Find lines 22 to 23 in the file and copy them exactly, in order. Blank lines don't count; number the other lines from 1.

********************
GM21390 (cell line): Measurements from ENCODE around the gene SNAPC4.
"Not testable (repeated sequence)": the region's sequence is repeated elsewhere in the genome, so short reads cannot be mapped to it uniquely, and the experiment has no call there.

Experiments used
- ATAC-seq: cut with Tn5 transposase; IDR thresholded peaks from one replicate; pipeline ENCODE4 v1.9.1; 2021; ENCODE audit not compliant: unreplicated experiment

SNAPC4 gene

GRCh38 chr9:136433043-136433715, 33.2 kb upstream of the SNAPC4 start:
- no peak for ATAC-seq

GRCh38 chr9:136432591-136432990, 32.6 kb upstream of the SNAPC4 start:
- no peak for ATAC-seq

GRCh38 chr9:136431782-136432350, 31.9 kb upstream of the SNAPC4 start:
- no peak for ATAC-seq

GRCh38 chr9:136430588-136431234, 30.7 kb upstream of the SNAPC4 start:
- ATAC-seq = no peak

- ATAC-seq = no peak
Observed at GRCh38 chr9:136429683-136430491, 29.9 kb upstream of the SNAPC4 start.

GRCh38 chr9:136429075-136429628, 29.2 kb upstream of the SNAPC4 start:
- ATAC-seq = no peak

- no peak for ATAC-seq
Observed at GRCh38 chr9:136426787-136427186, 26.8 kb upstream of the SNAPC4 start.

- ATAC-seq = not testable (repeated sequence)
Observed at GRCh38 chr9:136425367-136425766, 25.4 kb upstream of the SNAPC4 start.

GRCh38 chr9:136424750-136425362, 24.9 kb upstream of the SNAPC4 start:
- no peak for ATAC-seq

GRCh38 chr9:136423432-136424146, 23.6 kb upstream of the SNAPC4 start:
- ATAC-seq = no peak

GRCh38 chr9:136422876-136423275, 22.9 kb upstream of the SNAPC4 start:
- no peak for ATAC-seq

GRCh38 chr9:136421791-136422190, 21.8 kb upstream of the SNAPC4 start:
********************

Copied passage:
GRCh38 chr9:136424750-136425362, 24.9 kb upstream of the SNAPC4 start:
- no peak for ATAC-seq